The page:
Friday, March 2, 2007

English Update March 2, 2007

To what degree do we teach oral language skills? Often used in the real world by adults, but least often developed systematically in school.

To what degree do we use the language arts in the real world? Walter Loban: “We listen a book a day, we speak a book a week, we read a book a month and we write a book a year.” MH Buckley. LA (Sept. 76), 623.

How teach students to organize paragraphs? Given a starter sentence, students try to predict the sentences that will follow. M Donley. CCC (May 78), 184. Students begin paragraph with a question instead of a topic sentence. The body of the paragraph answers the question. C Cohan, 1976. CCC (May 77), 182. (In studying a textbook, begin by turning headings into questions and then read to answer the question.)

What do we know about organizing paragraphs? [B Ross-Larson]: It’s true that a single paragraph shouldn’t contain more than one idea; equally true that some ideas deserve more than one paragraph. CS Stepp in Rev. of B Ross-Larson’s The Web’s Impact on Writing…. American Journalism. Issue 8, 2002, p. 2.

How prepare to write an abstract? …topic sentences need to be weighed heavily [in preparing to construct an abstract]. They are often the first…sentence in a paragraph and carry the main idea. DM Guinn. CCC (Dec. 79), 383.

How prepare a readers’ theater presentation I? Adaptation, the second preparatory step, refers to putting the selected literature into a script format in which readers of various parts are indicated. Usually this format designates speakers (characters and narrators) at the left of the page, with directions for gestures and the material to be read on the right side, as a play script does. PD VanMetre. LA (Mar. 77), 280.

How do language textbooks deal with oral skills? Emphasized giving talks, conversation, discussion, dramatization, storytelling, articulation, enunciation, pronunciation. Did not emphasize reading aloud, interviewing, asking and answering questions or debating.

Why read literature aloud? Still, the ultimate reward of oral interpretation is reading enjoyment—the satisfaction of breathing life into literature by effectively reading it aloud to an audience. PD VanMetre. LA (Mar. 77), 282.

What is a paradigm? Thomas Kuhn: A paradigm determines…what is included in the discipline and what is excluded from it, what is taught and not taught, what problems are regarded as important and unimportant and…what research is regarded as valuable…. DC Stewart. CCC (Feb. 78), 65.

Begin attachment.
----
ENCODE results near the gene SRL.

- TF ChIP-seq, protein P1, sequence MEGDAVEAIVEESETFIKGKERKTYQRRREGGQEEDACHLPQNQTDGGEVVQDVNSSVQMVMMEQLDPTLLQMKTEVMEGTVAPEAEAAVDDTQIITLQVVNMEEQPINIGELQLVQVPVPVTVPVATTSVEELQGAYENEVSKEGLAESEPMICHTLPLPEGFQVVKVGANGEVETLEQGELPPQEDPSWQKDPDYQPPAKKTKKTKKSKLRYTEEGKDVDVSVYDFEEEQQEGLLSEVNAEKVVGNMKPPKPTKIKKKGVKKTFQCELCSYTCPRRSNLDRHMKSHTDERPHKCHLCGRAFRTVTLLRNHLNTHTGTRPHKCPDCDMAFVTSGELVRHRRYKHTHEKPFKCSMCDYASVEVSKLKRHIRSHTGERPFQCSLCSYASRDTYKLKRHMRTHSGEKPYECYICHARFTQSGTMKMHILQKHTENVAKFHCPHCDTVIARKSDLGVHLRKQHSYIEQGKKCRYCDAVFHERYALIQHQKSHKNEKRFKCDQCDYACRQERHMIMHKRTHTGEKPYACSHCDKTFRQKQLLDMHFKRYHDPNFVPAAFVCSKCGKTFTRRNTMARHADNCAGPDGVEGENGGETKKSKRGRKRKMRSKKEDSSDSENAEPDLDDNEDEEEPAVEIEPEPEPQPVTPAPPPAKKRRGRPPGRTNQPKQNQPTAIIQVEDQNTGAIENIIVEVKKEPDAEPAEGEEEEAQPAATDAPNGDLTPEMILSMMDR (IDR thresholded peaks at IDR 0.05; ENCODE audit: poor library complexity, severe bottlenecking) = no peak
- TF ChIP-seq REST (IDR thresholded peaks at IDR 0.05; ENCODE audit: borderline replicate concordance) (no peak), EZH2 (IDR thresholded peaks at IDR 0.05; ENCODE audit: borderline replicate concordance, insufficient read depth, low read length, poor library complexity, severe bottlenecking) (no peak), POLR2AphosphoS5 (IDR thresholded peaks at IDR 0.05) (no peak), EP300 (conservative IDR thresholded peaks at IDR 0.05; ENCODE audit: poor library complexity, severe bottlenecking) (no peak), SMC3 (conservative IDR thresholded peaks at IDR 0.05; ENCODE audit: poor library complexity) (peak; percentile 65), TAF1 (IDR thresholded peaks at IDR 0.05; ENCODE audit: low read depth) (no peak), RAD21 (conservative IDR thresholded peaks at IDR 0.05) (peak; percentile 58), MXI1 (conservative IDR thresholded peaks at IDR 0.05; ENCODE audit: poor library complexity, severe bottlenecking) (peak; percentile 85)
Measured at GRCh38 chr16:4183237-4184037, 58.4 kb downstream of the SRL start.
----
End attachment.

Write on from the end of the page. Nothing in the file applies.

How good is the quality of writing in papers offered for plagiarism on the Internet? Author goes online and pays for term papers on demand, a healthy chunk of money, too. Gives examples of the quality of writing from the papers—it isn’t good. S Hansen. NYT (Aug. 22, 04), Internet.

How teach poetry? Display poetic formats in the classroom. M Weiger. EE (Jan. 75), 106.Among all figures of speech, the metaphor and the simile are probably those poets use most often. Each of these figures creates a comparison between things not usually regarded as comparable. In this respect, simile and metaphor are similar. There is an obvious technical difference in their structures, the simile always marked by “as,” “like” or some other word to signal the comparison. And there are some subtle differences in the way the two figures affect meaning and in the impression they make upon the reader. F Trefethen. Wrt (Sept. 73), 21.

How prepare a readers’ theater presentation II? Adapting material for oral interpretation: make an outline of the story; note scenes that coincide with the outline; include as much dialogue and interaction as possible in the scenes. PD VanMetre. LA (Mar. 77), 280. Staging: Introductions can be used to set the stage for a scene. Transitions from one scene to another can be planned. Keep the staging simple, remembering the purpose is to bring the literature alive in the imagination of the listeners. PD VanMetre. LA (Mar. 77), 281-282.

LA = Language Arts. CCC = College Composition and Communication. NYT = The New York Times. Wrt = The Writer. EE = Elementary English.

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